The Lexington Philharmonic Orchestra broke its own Christmas tradition this year. In Saturday night’s concert at the Cathedral of Christ the King, music director Scott Terrell offered snippets of Antonio Vivaldi’s Gloria and George Frideric Handel’s Messiah, along with a few short semi-seasonal pieces, instead of the full-blown Messiah the orchestra has presented for decades.
While the change was very refreshing, the selections that remained from the familiar Baroque works could not really qualify even as extended highlights. The result was a bit of a hodge-podge, since neither oratorio could fulfill any kind of a narrative trajectory, and inevitably certain beloved passages in both works were eliminated, leaving behind a vague dissatisfaction at the programming choices.
Nevertheless, Terrell is to be commended for finally thinking outside the box regarding the Philharmonic’s holiday offering. He could go further with this. It was nice not to have to settle in for the sacrosanct ritual of THE Messiah, but rather to hear a real concert by our excellent orchestra.
The Philharmonic played beautifully indeed throughout the evening. The all-important strings were on point in the demanding, exposed music, especially cellist Benjamin Karp whose solid contributions displayed complete mastery of the Baroque style. Oboist David Powell played with sweet tone and gorgeous expression, especially in his pastoral solo in the Vivaldi. Similarly, trumpeter Joseph Van Fleet had many moments to shine, and did so in all of them.
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The vocal soloists, soprano Sarah Tucker and tenor Ben Bliss, also gave high-quality performances, especially in the contemporary pieces. Bliss partnered with Van Fleet for a rapturous, contemplative Nunc Dimittis by Geoffrey Burgon, their respective timbres complementing the other’s perfectly. John Tavener’s Song of the Angel was stunningly realized by Tucker and violinist William Ronning, whose feather-soft trills sent shivers worthy of any heavenly host.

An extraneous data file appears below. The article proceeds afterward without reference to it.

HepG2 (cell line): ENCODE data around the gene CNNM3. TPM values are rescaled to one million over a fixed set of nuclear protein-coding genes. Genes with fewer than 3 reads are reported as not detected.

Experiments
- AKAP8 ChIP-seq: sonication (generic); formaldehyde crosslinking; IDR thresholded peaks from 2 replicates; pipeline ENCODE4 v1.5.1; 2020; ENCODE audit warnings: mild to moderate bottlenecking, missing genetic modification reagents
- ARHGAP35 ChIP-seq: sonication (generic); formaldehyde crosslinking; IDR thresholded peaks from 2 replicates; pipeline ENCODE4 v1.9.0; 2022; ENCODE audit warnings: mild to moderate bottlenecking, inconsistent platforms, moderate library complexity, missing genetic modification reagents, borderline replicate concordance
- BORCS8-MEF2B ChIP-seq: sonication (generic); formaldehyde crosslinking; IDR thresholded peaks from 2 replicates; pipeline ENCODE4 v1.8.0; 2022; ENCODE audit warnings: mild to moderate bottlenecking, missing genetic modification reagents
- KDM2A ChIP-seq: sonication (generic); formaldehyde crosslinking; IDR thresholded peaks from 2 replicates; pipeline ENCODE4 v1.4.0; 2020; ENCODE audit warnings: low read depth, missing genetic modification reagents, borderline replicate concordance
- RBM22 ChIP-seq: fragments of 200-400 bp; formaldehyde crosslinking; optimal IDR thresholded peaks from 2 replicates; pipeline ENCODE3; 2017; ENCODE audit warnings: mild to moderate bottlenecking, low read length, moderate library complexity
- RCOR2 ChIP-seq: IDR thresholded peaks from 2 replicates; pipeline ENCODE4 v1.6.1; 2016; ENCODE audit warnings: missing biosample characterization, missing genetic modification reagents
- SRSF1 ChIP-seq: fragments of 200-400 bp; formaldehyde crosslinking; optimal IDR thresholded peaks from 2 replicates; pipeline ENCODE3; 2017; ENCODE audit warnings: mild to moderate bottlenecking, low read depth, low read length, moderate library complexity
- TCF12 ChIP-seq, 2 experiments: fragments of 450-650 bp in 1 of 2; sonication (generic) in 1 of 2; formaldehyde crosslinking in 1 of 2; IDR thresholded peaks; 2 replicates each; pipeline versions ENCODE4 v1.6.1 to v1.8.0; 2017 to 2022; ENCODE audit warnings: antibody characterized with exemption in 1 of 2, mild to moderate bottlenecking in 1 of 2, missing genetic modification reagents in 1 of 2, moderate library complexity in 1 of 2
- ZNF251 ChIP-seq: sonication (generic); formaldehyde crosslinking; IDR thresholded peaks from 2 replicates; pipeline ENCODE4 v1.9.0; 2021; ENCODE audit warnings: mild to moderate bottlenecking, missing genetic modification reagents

In the Baroque works, Tucker’s voice sounded a bit pressed, but her artistry was enjoyable. On the other hand, Bliss was truly superb, with a strong yet limpid tone, incisive yet tasteful interpretation, and dignified yet inviting stage presence.
The weak link of the evening’s performance was the Lexington Chamber Chorale. In recent years, they have achieved a certain level of accomplishment with Messiah, but in both the Vivaldi and Handel, their tuning was suspect and their diction was mushy at best. My concert-going companion, an accomplished musician from abroad, commented that she could not understand any of their words in Messiah and kept giving me side-long glances at their many ragged entrances, out of sync with the orchestra, despite Terrell’s clear cues.
The Chorale’s best work of the evening came in the ethereal Lux Aurumque by Eric Whitacre. Despite a false start after a wrong note from the pitch pipe, the Chorale performed this very difficult piece quite beautifully. It pains me to complain of the rest of their performance, because they do sing with a lovely enthusiastic spirit. Given their noticeable improvement in recent years, I’m sure this year’s lesser success is just a temporary setback. Chalk it up to the change in repertoire.
The Philharmonic also offered an orchestral arrangement of Bach’s Jesu, Joy of Man’s Desiring. They played it so fast I joked to my companion that in Terrell’s rendition, Jesu jumpstarted man’s desiring. That’s how the whole concert felt to me, like a somewhat herky-jerky pursuit of sublimity.
Tedrin Blair Lindsay is a musicologist, pianist and voice coach at the University of Kentucky. He has just released a new album, ‘The Virtuosic Piano Arrangements of Tedrin Blair Lindsay.’